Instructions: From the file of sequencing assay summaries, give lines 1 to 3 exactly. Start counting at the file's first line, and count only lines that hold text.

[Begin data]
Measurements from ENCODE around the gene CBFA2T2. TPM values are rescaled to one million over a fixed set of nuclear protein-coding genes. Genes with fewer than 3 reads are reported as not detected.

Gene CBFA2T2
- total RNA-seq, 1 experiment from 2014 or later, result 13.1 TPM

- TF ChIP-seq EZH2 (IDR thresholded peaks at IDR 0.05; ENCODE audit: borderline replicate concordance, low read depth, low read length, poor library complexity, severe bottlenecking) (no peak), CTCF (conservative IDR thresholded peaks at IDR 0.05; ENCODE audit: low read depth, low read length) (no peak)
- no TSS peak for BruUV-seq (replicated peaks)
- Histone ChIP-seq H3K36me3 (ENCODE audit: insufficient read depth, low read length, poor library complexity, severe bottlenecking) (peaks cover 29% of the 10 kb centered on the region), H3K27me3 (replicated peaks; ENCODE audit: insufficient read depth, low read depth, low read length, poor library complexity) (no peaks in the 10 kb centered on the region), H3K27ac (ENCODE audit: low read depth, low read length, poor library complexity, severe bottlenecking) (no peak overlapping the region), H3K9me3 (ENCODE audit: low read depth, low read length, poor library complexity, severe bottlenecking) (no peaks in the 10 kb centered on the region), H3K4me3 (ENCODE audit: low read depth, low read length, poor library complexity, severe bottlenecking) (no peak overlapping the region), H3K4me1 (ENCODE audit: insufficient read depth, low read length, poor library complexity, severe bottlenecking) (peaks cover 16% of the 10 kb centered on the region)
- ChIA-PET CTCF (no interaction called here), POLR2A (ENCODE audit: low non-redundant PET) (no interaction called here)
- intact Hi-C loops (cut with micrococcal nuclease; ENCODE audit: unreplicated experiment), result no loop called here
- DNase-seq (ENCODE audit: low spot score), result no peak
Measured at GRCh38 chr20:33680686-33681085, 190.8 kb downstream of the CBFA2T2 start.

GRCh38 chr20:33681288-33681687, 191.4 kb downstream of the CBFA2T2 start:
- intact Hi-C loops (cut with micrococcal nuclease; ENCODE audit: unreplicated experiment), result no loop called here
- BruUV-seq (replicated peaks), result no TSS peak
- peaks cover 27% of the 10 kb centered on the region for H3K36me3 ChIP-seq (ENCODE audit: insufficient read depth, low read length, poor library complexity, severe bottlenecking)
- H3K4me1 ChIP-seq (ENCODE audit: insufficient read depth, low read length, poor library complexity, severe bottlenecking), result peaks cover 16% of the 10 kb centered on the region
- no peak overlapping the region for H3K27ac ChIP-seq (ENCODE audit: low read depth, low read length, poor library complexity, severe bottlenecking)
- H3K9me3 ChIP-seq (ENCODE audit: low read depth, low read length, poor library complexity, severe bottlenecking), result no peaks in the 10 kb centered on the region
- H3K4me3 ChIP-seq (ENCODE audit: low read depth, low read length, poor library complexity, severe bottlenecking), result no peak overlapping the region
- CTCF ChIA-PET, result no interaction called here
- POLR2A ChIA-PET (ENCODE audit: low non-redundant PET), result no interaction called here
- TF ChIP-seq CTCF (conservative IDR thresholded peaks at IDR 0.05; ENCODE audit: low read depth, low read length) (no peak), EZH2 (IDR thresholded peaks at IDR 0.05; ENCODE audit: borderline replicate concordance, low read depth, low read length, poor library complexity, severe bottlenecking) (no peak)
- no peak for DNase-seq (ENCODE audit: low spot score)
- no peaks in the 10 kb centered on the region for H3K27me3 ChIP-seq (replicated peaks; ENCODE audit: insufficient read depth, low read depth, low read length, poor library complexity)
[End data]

Measurements from ENCODE around the gene CBFA2T2. TPM values are rescaled to one million over a fixed set of nuclear protein-coding genes. Genes with fewer than 3 reads are reported as not detected.

Gene CBFA2T2
- total RNA-seq, 1 experiment from 2014 or later, result 13.1 TPM